This Week In History: Secretariat’s Final Curtain Call - Horse Racing News | Paulick Report

This Week In History: Secretariat’s Final Curtain Call

This Tony Leonard image shows Secretariat arriving at Claiborne Farm following his retirement from racing.

This is the beginning of a new horse racing history series we are piloting this winter. Like similar series from publications gone by, This Week In History will look at a big event or interesting story from a random year in horse racing's history.  

The Paulick Report thanks the Keeneland Library staff for their assistance in the research process for this and many of our other features.

A lot of the news in horse racing in November is populated by retirement announcements. In November 1973, the month's first edition of The Blood-Horse was no different. Writer Ed Bowen had the task of composing the final chapter of both Secretariat and Riva Ridge's careers, as they both ran their final races, to very different endings.

Secretariat won the Grade 2 Canadian International Championship at Woodbine, his 16th lifetime victory in 21 starts over two seasons, and (at the time) the finish to the richest season of any American racehorse, with earnings of $860,404. (This is the equivalent of $5.7 million today – impressive but certainly no longer the record.)

He took a stalking trip behind early leader Kennedy Road and struck on the far turn, pulling away by six and a half at the wire.

Riva Ridge's swan song did not go as well. He struggled home last behind Prove Out in the Jockey Club Gold Cup, which was then two miles. Prove Out was trained by Allen Jerkens, who had also conditioned Secretariat upsetter Onion.

Asked to compare the two horses, Turcotte said he'd never doubted Riva Ridge's appetite for distance but had initially doubted Secretariat's because “of the colt's feeling of tremendous power but not necessarily effortless motion.” Of course, those doubts faded as he mounted his dominant Triple Crown campaign.

Eddie Maple had the call on both horses instead of Ron Turcotte, who was sitting out on what had to be the world's worst-timed suspension. Turcotte had been on a filly at Aqueduct who interfered with another and was disqualified. At a hearing two days later, stewards suspended him five days for his ride in the race. Turcotte declined to appeal even though he believed the horse had just lugged out, but was bitterly disappointed that the timing of the suspension kept him off Secretariat in his final race. Instead, he sat on Big Red for a workout with some 3,000 fans in attendance at Woodbine.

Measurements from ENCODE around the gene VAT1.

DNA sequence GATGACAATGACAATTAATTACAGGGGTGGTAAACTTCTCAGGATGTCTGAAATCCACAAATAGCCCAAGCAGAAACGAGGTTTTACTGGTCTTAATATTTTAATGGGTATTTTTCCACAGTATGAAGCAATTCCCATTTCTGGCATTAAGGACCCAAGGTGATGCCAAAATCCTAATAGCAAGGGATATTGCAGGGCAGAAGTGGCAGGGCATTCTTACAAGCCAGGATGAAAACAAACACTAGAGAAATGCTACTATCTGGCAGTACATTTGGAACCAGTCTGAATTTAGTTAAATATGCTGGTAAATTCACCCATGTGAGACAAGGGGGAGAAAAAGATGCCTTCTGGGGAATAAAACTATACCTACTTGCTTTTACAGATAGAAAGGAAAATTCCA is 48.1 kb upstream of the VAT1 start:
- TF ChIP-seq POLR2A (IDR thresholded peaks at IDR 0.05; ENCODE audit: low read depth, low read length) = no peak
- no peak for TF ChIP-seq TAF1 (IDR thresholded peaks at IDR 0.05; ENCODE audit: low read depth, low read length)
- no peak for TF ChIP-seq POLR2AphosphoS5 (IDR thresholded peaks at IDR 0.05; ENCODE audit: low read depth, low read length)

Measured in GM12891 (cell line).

Conditioner Lucien Laurin told Bowen he was somewhat less disappointed that Secretariat was leaving the track for good. He'd made no secret that having the sport's biggest superstar in the barn was stressful, and a loss in the Whitney had only compounded the anxiety for him.

“I'll be glad when Secretariat is retired,” he said. “I swear to God, I'll be glad.”

Secretariat's dominance on the turf over 1 5/8 miles was the perfect cap to a career for the ages.

“Puffs of vapor poured from the horse's nostrils in rhythm with every stride and evaporated into the cold as Secretariat finished the last mile,” Bowen wrote. “As he came near the furlong pole, the magnet of greatness was overpowering to a group of youngsters lining the rail, and they vaulted the fence and darted across the dirt track to be nearer him, reaching the outside rail of the turf course as he flashed past.

“Secretariat emerged from the thickening darkness for an instant, flicking his ears in curiosity as he raced to the narrow flood of light of the photo finish camera. It was an idle gesture, interfering with none of the perfection in his stride. He flashed by it and through it, and the life of Secretariat as a racehorse had run its course.

“He belonged then to legend.”

Secretariat then retired to Claiborne Farm outside Paris, Ky., accompanied one last time by his constant companion in Eddie Sweat, with photographer Tony Leonard ready to catch his first steps off the van and into his new life. He was syndicated for $6 million and sired 663 foals and 341 winners, with 57 stakes winners from 16 crops. Contrary to all hopes at the time, Secretariat did not prove a wild success as a sire but would go on to become a top broodmare sire of noted stallions Storm Cat, A.P. Indy, Gone West, Dehere, and Chief's Crown before his death from laminitis in 1989.

Riva Ridge also retired to Claiborne and was syndicated for $5.12 million. He sired 359 foals from 12 crops, but had 29 stakes winners in that group. His daughters produced more than 50 stakes winners and four champions.

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